You will need:
2 paper plates
2 Popsicle sticks
Black paint
paintbrush
Black and pink construction paper
googly eyes
glue

Begin by painting one paper plate black, or brown, or red, or leave it white because remember beef cattle can be any of those colors...


Allow the plate to dry.  While it is drying, begin making your Holstein cow.  Cut various shapes out of black construction paper and glue them to the white paper plate.    No two spots are the same, so they don't have to be perfect;)
Once you have the spots on the plate, glue on the eyes and cut a nose out of pink construction paper.  Glue them to the plate.  Next cut ears out of black (or white...some Holsteins have white ears) construction paper and glue them to the back of the plate.  Finally add your Popsicle stick to the back of the plate.  Allow this to dry.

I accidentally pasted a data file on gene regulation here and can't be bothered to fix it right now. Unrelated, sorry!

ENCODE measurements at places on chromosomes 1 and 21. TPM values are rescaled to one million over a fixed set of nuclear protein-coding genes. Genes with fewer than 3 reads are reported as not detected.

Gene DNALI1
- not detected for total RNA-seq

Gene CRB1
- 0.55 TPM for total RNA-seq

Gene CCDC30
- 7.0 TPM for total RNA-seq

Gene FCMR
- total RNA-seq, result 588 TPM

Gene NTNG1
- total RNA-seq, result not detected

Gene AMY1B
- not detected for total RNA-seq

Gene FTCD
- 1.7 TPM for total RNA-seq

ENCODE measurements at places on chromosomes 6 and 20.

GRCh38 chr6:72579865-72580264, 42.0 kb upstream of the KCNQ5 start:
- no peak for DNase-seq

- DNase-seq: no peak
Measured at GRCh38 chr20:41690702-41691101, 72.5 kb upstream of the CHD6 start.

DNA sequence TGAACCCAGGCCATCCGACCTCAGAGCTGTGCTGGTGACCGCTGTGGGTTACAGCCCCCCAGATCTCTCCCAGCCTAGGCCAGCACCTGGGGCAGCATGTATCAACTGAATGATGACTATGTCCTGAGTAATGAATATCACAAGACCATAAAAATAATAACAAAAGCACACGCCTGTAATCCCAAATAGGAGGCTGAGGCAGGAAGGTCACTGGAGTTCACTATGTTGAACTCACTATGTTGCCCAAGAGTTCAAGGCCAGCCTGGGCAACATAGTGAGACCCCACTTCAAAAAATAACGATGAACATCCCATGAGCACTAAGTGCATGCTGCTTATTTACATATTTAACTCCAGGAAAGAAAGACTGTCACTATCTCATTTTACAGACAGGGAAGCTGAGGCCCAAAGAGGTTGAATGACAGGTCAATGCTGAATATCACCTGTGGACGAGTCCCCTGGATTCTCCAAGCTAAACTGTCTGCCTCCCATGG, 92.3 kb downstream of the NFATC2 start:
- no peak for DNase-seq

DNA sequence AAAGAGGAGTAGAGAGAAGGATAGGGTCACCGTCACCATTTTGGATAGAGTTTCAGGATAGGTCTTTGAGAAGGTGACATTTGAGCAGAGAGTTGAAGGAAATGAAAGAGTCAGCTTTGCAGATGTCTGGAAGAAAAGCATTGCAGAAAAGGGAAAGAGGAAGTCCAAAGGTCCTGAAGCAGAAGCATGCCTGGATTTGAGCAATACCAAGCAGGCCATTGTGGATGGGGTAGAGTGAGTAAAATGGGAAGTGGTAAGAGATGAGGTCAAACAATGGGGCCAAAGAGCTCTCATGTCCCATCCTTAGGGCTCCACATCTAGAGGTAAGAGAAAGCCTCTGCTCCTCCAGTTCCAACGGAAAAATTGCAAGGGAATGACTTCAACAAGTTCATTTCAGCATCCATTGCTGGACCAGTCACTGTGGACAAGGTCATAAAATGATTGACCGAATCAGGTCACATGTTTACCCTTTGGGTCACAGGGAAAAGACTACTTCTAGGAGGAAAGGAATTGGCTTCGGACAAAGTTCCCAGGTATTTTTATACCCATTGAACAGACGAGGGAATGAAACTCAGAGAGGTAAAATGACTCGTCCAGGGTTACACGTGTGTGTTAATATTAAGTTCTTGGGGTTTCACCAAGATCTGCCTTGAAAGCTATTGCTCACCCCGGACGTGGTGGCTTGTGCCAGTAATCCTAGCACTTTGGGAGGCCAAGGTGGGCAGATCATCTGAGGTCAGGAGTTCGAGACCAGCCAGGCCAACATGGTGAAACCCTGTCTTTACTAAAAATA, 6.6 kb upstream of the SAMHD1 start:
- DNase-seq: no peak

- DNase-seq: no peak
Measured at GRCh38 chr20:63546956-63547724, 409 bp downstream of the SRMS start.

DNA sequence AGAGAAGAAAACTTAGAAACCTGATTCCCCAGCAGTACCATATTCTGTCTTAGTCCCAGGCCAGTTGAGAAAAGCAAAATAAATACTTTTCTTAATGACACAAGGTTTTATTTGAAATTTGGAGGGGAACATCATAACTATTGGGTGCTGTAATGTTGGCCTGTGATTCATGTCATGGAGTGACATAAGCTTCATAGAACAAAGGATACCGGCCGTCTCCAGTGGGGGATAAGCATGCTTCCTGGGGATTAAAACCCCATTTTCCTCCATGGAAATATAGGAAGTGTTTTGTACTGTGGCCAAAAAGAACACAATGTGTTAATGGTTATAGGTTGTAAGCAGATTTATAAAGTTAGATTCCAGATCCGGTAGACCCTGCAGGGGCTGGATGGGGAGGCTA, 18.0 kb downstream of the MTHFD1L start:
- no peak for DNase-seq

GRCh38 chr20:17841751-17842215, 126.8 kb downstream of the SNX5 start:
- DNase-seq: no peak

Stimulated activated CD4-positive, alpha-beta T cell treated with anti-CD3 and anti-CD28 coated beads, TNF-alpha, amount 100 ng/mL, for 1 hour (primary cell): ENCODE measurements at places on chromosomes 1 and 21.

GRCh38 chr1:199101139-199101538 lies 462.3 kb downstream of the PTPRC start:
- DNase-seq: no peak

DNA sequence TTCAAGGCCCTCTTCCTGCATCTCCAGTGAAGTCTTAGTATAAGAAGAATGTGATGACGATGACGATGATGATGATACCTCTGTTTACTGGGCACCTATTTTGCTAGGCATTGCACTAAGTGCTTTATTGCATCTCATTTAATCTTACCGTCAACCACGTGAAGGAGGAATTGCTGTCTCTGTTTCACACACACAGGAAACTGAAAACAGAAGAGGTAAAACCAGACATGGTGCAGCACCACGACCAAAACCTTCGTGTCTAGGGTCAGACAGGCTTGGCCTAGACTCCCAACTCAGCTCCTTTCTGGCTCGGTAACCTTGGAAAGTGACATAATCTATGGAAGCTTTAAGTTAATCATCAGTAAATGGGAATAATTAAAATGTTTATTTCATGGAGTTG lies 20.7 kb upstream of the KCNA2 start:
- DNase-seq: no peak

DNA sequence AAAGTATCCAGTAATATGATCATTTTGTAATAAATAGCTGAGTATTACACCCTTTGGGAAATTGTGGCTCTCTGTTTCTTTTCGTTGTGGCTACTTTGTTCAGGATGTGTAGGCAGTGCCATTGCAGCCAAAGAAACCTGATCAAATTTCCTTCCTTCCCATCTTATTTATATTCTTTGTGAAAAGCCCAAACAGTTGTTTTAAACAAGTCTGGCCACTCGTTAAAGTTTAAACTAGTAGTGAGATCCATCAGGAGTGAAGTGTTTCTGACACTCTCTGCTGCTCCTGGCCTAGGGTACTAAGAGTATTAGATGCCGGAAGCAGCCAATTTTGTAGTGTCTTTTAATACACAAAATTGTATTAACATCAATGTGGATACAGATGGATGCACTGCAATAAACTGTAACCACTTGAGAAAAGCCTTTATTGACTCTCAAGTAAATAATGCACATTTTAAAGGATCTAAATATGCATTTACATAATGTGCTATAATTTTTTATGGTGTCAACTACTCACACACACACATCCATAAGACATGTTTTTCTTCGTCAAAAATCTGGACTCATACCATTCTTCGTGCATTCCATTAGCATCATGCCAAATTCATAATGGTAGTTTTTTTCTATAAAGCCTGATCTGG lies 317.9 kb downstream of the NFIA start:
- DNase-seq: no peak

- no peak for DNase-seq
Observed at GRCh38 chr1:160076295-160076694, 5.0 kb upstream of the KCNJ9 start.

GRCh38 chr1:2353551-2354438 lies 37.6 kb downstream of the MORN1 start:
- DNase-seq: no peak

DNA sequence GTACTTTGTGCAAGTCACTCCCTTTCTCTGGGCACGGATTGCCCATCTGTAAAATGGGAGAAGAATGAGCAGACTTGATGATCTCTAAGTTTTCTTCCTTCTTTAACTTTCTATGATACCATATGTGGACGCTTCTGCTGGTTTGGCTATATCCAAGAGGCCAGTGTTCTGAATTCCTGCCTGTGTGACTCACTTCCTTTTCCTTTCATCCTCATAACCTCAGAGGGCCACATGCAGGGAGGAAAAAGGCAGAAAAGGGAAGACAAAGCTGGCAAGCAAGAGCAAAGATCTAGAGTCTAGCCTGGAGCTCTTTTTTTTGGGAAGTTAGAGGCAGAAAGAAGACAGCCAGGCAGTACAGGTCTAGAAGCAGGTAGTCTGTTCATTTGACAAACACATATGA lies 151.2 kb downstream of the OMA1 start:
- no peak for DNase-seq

Once the black plate is dry, begin making your beef calf puppet.  Glue on the eyes and cut an oval for the nose out of black construction paper.  Add black (or whatever color you chose  ears to the back of the plate as well as a Popsicle stick.  Allow it to dry.

 Now, have fun with your puppets!  My girls had a blast performing a puppet show.
 You can also play a fun little game where you can ask your child a question and they have to raise the correct cow puppet in the air.  I have created a list of questions that you can find here.



Have fun teaching your kids the difference between beef and dairy while being a little crafty and be sure to click on the picture below to head on over to Mom for Less for this month's lesson.



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Thursday, April 30, 2015

What is Anhydrous Ammonia?...